I don't think this makes me an advocate of an American Imperium, any more than Tocqueville was, when he said that the American version of democracy was destined to govern half the world, against the other half dominated by tyranny, as embodied in and exemplified by Russia. Tocqueville believed he was simply telling it the way it was, just as I think I'm analyzing the world, not inventing a new form of imperialism. Indeed, I'm not much interested in creating an American empire, and I don't think there is much chance of that-it's so contrary to our national character. We just don't want to be deeply involved in foreign lands, save for our spasms of crusading activity. For the most part, Americans are happy with America and want to make it better, and the rest of them can worry about themselves so long as they leave us out of it.

But we were attacked, after all (more than twenty years ago, as I argue in The War Against the Terror Masters), and our only choice is whether to win or lose, not whether to be involved or not. The terror network, anchored by the four "terror masters" — the regimes in Iran, Iraq, Syria and Saudi Arabia — will continue to kill us until they have either dominated us or they have been defeated by us. And if you look at those four regimes, you quickly see that their common denominator is tyranny. Not Islamic fanaticism, by the way: Saddam and the Assads have no religious standing. They are secular socialists. Not Arabs, either: try calling an Iranian "an Arab" and you'll see real rage. No, it's tyranny. And this war is an old fashioned war of freedom against tyranny, and our goal should be the destruction of the tyrannical regimes and their replacement with something freer and more democratic.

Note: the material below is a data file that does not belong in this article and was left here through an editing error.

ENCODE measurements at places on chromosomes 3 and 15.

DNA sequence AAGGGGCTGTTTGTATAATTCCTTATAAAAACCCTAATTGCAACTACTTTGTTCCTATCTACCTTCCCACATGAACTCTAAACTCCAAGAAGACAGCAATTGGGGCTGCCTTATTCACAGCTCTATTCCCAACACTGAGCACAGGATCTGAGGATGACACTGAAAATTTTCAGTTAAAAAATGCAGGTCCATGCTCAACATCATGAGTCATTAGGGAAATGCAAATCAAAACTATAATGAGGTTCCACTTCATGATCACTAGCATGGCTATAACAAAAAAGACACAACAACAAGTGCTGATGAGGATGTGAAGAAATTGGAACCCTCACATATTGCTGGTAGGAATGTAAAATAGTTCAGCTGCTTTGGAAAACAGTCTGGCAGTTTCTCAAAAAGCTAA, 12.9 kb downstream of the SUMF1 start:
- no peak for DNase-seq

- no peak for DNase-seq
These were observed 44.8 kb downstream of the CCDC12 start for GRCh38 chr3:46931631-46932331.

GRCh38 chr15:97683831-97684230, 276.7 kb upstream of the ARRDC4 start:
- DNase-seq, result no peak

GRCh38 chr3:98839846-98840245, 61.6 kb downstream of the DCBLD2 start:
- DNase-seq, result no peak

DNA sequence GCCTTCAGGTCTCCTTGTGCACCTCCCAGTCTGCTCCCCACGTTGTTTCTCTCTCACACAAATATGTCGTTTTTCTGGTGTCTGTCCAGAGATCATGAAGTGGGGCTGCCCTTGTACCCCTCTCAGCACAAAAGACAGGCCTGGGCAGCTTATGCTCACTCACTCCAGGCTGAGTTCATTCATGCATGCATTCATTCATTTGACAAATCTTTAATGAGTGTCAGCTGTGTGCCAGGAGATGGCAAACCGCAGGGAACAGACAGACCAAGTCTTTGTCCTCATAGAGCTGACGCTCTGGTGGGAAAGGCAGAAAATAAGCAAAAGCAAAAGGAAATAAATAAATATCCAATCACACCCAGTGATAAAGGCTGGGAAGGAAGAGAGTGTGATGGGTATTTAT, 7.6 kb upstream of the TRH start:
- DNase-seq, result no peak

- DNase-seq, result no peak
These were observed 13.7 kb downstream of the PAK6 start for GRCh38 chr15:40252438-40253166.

I think it can be done, by the way. I emphatically disagree with those who say that "Arabs" or "Muslims" can't be democrats, can't organize a decent civil society, etc. etc. I think that the Iranian people, for example, are quite ready for democracy, and they show it all the time in their desperate anti-regime demonstrations. I think that most Iraqis want to be free, and at a minimum want a voice in government, and maybe more than just a voice. I think the same about the Syrians. And therefore I think that our greatest weapon in the war is political, not military. I believe we can bring down the mullahs in Tehran by supporting the Iranian people. I don't think we have to fire a bullet or drop a bomb. And I think that we can liberate Iraq primarily by political means, and should enter Iraq in support of the Iraqi people. Ditto for Syria. Saudi Arabia is much more complicated; we can talk about it another time.